Gardening with kids How to raise a gardener

Gardening with kids is a great way to nurture budding gardeners. Many avid gardeners recall that their love of gardening took root in their parents’ or grandparents’ gardens.

You can do the same for your kids: creating great memories that will inspire them to create their own gardens as adults.

How to make gardening with kids fun for all

gardening with kids

Families can enjoy gardening together

Too often we adults get caught up with results (getting planting, weeding and mowing done), but for kids, especially young ones, the priority is having fun.

Engage kids by interest and temperament: some love flowers, others prefer worms, toads, bugs and butterflies, growing veggies, or helping you water or edge a bed.

Age is important: very small children aren’t ready to handle seeds or transplants, so show them bugs, worms, plant roots, sprouted seeds, how drainage works.

More great ideas for gardening with kids

  • Give little kids pint-sized tools; tools made for women work for bigger kids.
  • Kids grade-school age enjoy having their own patch for growing annual flowers and veggies; let them choose plants, but help them choose easy and fast-growing ones. Loosen up: you can live with a few crooked rows, the odd weed and strange color combinations.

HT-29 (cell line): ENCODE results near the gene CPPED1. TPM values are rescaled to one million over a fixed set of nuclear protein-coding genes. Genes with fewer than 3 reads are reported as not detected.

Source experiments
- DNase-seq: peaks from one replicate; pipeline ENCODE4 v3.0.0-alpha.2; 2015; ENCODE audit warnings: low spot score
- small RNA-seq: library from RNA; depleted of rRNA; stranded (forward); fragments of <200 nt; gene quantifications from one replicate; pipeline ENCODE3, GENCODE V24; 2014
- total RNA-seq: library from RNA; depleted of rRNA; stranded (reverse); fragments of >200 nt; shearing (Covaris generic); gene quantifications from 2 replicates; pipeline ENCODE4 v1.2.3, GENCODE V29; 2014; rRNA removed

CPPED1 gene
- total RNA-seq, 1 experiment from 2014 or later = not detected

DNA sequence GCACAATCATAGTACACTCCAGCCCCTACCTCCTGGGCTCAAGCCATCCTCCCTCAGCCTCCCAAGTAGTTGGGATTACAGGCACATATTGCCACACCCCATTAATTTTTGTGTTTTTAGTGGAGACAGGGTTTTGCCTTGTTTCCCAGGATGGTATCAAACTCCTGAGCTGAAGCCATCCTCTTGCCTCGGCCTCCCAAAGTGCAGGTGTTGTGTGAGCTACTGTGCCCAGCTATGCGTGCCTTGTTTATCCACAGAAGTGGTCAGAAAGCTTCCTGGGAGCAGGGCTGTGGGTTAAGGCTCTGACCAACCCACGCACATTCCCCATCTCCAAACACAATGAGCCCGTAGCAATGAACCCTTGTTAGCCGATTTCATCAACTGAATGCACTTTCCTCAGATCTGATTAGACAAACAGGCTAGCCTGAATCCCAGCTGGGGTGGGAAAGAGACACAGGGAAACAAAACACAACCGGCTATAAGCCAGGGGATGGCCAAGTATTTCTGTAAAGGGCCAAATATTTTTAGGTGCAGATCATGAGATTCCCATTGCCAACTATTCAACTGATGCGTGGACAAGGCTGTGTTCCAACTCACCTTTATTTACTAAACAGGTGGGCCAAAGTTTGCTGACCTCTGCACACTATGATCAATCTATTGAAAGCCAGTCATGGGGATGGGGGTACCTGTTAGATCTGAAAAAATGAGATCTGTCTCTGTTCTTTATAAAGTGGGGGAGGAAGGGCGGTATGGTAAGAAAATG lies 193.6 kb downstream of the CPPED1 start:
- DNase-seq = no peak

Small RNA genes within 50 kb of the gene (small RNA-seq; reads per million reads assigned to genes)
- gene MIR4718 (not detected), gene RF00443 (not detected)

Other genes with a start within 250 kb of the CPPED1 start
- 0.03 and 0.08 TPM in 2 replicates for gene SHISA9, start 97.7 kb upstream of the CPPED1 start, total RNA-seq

• Show kids that insects are part of gardens. Teach them to respect bees and not be afraid of them. Bees and other flying insects pollinate flowers; even pests are interesting to learn from.
  • Encourage older kids to enter vegetables or flowers into local fairs; garden projects are perfect for biology class or a science fair.
  • Resist making gardening work: when it’s time to weed, keep sessions short and try to make a game of it; don’t insist on chores when it’s hot and uncomfortable.

Gardening with kids: choosing plants

gardening with kids

Big pumpkin seeds are easy to handle

Plants with texture are fun.

Kids like to touch soft plants like lambs’ ears, woolly thyme or colorful celosia plumes, purple coneflowers and straw flowers are neat for the opposite reason – they’re prickly.

Kids love extremes: From tiny vegetables like grape or cherry tomatoes and dwarf sunflowers like ‘Teddy Bear’ to huge plants, like giant Russian sunflowers, or giant pumpkins (if you have space – one pumpkin plant needs an area at least six feet square).

More planting ideas for kids’ gardens

  • Vegetables: Interesting shapes and unusual colors have kid appeal; look for purple carrots and beans, rainbow chard, odd-shaped heirloom tomatoes, or yellow scallop squash.
  • Flowers: Bleeding heart and snapdragon flowers are great fun to manipulate or take apart; annuals like cosmos, salvia and zinnia are brightly colored cutting favorites that produce more flowers if the kids pick them often.
  • Seeds: Go for big, quick-to-sprout seeds like pumpkin, beans, peas, sunflowers and nasturtiums.